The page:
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Senate Unanimously Passes Broad Open Data Mandate, OPEN Government Data Act; Now the 115th Congress Must Take Action

December 10, 2016 3:26 AM | Anonymous member (Administrator)

Washington, D.C. – Early this morning the Senate approved by unanimous consent the Open, Public, Electronic and Necessary (OPEN) Government Data Act (S.2852), sending a strong signal to the incoming 115th Congress that the bill can quickly be passed by both chambers upon re-introduction in January. The OPEN Government Data Act would require all federal agencies to publish their information online, using nonproprietary, machine-readable data formats.

The Senate’s action this morning helps further the goal of making open data the default for federal information. “For open data to truly take hold, Congress needs to institutionalize the existing executive policy on its own terms and take ownership of a government-wide transformation,” said Hudson Hollister, Executive Director of the Data Coalition.

The bill codifies and expands upon the outgoing Administration’s 2013 Open Data policy (“Open Data Policy-Managing Information as an Asset”, M-13-13), which has been integrated into agency policy for the past three years. Earlier this week the Congressional Budget Office (CBO) scored S.2852 and concluded there would be no significant budgetary impact (see the CBO statement here).

In summary, the OPEN Government Data Act would:

  • Push federal agencies to take the next step in publishing their data sets in a truly accessible manner in open formats and as machine-readable data (see Sec. 5, Requirement for making Open and Machine Readable the Default for Government Data);
  • Help map all the federal data sets (see Section 7, Data Inventory and Planning and Section 8. Technology Portal);
  • Empower agency Chief Information Officers to improve the quality of the data they are publishing (see Section 9, Enhanced Responsibility for Chief Information Officers and Chief Information Officers Council Duties); and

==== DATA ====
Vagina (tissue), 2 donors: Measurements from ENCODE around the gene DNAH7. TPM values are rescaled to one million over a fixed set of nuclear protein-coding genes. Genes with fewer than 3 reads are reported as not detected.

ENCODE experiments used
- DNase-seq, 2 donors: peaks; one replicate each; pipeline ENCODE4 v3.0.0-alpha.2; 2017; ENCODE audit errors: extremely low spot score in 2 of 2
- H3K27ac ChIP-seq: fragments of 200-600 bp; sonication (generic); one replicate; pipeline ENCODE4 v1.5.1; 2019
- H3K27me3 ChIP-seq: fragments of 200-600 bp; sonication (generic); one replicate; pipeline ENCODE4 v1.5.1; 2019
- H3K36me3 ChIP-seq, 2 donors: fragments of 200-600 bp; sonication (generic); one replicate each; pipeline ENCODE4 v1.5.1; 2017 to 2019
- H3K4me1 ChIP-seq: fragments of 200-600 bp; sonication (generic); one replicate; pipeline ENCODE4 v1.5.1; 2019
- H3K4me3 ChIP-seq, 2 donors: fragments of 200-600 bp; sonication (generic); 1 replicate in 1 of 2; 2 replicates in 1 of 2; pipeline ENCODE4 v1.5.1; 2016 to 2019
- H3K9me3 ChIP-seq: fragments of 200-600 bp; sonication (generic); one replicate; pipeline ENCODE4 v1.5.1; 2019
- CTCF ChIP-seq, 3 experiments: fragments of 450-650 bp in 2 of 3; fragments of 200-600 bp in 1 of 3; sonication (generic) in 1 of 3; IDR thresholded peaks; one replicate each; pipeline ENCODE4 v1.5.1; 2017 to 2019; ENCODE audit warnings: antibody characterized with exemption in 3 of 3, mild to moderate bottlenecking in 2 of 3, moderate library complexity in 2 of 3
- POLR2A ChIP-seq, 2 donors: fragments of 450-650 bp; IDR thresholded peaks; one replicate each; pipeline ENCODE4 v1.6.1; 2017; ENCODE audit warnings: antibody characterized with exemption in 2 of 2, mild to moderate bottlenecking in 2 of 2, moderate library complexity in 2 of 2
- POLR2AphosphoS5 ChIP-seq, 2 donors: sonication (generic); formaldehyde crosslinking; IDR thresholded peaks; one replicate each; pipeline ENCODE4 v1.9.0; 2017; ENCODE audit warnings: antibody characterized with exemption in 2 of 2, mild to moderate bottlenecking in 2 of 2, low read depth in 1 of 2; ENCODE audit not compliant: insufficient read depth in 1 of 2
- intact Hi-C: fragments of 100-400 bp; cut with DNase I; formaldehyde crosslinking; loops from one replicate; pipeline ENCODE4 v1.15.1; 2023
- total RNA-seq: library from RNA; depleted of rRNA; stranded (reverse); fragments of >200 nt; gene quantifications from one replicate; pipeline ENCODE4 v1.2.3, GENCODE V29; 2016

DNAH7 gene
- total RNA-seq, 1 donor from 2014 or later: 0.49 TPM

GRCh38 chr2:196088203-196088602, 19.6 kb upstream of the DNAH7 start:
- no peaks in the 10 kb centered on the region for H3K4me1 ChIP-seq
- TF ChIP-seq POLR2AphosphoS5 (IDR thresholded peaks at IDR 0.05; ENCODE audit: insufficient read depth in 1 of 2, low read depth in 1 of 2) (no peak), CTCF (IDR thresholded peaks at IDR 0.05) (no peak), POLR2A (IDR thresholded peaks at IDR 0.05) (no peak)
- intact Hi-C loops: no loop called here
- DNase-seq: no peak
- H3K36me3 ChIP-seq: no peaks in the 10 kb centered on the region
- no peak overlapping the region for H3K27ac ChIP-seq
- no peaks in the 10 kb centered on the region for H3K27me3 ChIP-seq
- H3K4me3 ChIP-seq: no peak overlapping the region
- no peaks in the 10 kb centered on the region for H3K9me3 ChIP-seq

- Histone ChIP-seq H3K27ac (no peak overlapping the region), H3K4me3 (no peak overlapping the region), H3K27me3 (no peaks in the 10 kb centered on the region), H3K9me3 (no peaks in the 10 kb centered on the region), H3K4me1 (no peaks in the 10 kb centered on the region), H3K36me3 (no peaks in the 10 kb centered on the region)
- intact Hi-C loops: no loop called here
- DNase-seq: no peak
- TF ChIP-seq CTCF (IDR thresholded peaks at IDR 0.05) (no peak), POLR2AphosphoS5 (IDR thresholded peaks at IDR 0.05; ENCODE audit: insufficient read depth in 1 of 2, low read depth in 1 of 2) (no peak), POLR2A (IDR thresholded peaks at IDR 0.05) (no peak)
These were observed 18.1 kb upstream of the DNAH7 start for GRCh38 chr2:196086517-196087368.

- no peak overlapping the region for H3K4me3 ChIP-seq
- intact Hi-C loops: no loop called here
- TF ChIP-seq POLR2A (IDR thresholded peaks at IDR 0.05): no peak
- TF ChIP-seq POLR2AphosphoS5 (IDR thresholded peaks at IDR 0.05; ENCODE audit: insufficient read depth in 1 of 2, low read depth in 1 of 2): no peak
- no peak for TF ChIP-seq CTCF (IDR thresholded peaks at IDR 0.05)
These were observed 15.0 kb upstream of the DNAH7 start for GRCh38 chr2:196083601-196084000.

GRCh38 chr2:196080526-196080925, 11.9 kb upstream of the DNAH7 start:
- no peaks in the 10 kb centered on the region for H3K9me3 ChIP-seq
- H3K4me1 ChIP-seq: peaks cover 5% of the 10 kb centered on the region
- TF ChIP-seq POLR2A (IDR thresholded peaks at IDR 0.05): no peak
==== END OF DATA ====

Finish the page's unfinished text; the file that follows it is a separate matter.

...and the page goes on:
• Write meaningful open data definitions into US law to enable smarter legislation in the future (see Section 4, Federal Information and Policy Definitions).

For more information on the legislation you can see the Data Coalition’s summary page here.

In May 2016, forty-eight trade associations, tech companies, and civic organizations issued a letter supporting the legislation. Signatories included Socrata, Esri, OpenDataSoft, EMC Corp, CA Technologies, Amazon Web Services, the Chamber of Commerce C_TEC, the Consumer Technology Association, CompTIA, Center for Data Innovation, R Street Institute, SPARC, the Sunlight Foundation, Niskanen Center, and the Project on Government Oversight. The Data Coalition will continue working with these organizations to encourage the 115th Congress to pass the bill.

“The passage of the OPEN Government Data Act marks another milestone in the open data movement,” said Hollister, “This bill builds on open data reforms such as the DATA Act. Our Coalition and the emerging open data industry thank Senators Sasse and Schatz for their leadership.”

About the Data Coalition: The Data Coalition advocates on behalf of the private sector and the public interest for the publication of government information as standardized, open data. Open data enhances accountability, improves government management, reduces compliance costs, and stimulates innovation. Representing a cross-section of the technology industry and implementers, the Coalition’s membership includes market leaders such as Workiva, Donnelley Financial Solutions, Booz Allen Hamilton, and CGI Federal and growing start-ups such as idaciti and cBEYONData. For more information, visit


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